Garth Nix has been a full-time writer since 2001, but has also worked as a literary agent, marketing consultant, book editor, book publicist, book sales representative, bookseller, and as a part-time soldier in the Australian Army Reserve. Garth's books include: the YA fantasy Old Kingdom series, including Sabriel, Lirael, Abhorsen, Clariel and Goldenhand; SF novels Shade's Children and A Confusion of Princes; and a Regency romance with magic, Newt's Emerald. His fantasy novels for children include The Ragwitch, the six books of The Seventh Tower sequence, The Keys to the Kingdom series and others. He has co-written several books with Sean Williams, including the Troubletwisters series and the forthcoming Have Sword, Will Travel. More than five million copies of his books have been sold around the world, they have appeared on the bestseller lists of The New York Times, Publishers Weekly and USA Today and his work has been translated into 42 languages. His most recent book, Frogkisser!, is now being developed as a film by Twentieth Century Fox/Blue Sky Animation. www.garthnix.com facebook.com/garthnix Twitter @garthnix
Gr 5-8-Just 15 minutes after Mister Monday (Scholastic, 2003) ended, with Arthur Penhaligon cleaning up the mess the slothful Mister Monday made of Earth, the asthmatic orphan is summoned again. His new adversary is Grim Tuesday, and once again he finds himself in a battle to the death to get the Second Key. If he gives in to the errant Days or loses the battle against them, he knows they will destroy his own home on Earth as well as the Denizens and inhabitants of the magical House, including his new friend and stalwart companion Suzy Turquoise Blue, one of the children spirited away from plague-ridden Europe by the Pied Piper centuries earlier. Grim Tuesday's weakness is greed, and the themes running through this book all revolve around excesses of manufacturing, copying, and accumulation. As before, Nix creates unusual characters, artifacts, and settings. Once again, Arthur proves himself a worthy hero as he overcomes his fears, weaknesses, and setbacks in order to save the people and the worlds that are depending on him, whether they know it or not. But of course, there will be more challenges to come. The series is aimed at a younger audience than Nix's masterful Sabriel (HarperCollins, 1996) and its sequels. While occasionally longer than they need to be, Arthur Penhaligon's adventures are absorbing and entertaining, with worthy characters and thought-provoking situations.-Susan L. Rogers, Chestnut Hill Academy, PA Copyright 2004 Reed Business Information.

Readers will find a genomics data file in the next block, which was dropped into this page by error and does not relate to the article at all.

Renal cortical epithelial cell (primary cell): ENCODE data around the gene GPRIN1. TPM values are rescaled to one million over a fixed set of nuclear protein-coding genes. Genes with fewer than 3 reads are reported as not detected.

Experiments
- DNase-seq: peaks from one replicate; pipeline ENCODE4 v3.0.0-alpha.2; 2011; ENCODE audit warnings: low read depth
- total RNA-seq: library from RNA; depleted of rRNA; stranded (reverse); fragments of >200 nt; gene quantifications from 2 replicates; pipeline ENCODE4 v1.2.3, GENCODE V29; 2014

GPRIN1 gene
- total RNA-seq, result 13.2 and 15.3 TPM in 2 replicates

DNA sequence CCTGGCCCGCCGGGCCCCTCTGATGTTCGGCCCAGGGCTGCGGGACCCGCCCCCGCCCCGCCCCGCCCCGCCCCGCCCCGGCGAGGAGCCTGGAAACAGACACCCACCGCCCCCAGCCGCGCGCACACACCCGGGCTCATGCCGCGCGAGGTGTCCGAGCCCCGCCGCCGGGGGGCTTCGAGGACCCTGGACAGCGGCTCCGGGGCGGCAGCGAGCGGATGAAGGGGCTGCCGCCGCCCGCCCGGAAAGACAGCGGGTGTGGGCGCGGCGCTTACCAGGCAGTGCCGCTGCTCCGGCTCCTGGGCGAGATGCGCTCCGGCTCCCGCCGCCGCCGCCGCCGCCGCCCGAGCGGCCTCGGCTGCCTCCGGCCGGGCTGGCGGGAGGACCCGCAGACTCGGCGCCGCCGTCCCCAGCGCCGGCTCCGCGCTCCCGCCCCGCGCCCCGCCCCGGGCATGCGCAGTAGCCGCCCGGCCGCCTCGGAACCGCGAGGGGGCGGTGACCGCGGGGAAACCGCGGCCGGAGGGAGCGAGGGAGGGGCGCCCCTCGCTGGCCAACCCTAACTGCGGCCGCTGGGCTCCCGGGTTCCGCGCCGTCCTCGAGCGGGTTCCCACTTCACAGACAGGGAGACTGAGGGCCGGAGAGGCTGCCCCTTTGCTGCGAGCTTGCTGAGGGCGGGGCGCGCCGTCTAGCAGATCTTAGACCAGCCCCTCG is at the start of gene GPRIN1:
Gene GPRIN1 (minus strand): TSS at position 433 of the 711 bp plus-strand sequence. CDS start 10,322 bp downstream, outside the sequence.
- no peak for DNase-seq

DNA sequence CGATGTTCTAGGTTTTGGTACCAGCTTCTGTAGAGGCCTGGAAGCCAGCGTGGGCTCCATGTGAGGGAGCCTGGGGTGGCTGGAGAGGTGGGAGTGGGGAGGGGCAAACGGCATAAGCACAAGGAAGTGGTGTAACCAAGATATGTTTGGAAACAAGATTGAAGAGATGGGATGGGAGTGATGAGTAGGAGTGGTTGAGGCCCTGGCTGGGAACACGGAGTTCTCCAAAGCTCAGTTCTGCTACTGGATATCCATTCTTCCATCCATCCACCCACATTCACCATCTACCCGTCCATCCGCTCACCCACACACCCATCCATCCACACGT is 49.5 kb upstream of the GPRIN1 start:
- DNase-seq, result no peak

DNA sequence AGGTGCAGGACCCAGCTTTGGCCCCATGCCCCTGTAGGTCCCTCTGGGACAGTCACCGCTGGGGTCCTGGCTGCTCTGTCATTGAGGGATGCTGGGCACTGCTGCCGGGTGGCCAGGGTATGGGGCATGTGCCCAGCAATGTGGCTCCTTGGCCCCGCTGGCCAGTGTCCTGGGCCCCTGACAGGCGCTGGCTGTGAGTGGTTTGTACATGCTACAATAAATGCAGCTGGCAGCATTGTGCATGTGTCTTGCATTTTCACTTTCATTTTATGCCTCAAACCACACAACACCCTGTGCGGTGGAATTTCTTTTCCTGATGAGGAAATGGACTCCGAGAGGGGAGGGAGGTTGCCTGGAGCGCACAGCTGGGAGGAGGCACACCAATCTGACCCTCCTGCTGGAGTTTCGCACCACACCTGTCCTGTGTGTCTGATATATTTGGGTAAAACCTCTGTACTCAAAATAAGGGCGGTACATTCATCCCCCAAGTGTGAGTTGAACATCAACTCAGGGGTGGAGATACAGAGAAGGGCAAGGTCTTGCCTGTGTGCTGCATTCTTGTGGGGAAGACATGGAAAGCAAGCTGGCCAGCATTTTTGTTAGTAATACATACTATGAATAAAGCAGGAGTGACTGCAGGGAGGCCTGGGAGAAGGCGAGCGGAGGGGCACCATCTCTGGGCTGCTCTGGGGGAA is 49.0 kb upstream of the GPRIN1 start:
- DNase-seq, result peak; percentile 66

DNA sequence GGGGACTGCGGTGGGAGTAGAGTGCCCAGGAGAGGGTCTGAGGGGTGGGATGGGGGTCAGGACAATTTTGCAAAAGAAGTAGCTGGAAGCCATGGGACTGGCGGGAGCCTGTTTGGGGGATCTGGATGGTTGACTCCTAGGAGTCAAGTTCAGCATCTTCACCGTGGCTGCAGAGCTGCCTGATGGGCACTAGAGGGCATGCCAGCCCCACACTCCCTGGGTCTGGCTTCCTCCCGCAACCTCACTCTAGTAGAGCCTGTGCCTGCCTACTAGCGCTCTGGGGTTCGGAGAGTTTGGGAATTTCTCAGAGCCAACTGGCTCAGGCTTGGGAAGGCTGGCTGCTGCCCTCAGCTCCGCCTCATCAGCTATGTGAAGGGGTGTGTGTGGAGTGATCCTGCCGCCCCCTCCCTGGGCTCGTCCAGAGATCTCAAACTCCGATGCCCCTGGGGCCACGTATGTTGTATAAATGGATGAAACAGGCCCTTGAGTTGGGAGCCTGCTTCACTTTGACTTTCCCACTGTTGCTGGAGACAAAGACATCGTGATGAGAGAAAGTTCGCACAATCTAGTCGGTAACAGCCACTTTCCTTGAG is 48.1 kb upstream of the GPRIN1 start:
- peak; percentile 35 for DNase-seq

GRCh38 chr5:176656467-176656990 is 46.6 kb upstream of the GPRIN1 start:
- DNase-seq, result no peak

"A complete and utter masterpiece, one of the best books I have ever read. I fully recommend it to readers of all ages. If you have not read this book you have not begun to read. I can't wait for the next one. A must have." David, 14"Put on your Brightcoats, Starhoods and Immaterial Boots (better bring your Stickit Fingers and Ascension wings, too) as we leap into the secod book of the Keys to the Kingdomadventure fantasy series, which is just as action-packed and fast-paced as it's predecessor... Exciting, engrossing, humourous and deliciously creepy in parts." Magpies
The second in Garth Nix's Keys to the Kingdom series, Grim Tuesday, brings back Arthur Penhaligon after his defeat of the titular villain in Mister Monday. While a new nemesis, Grim Tuesday, attempts to challenge Arthur for control of his key, the young hero must deal with Nithlings, a shape-changing Scoucher and Grim's band of seven Grotesques. Copyright 2004 Reed Business Information.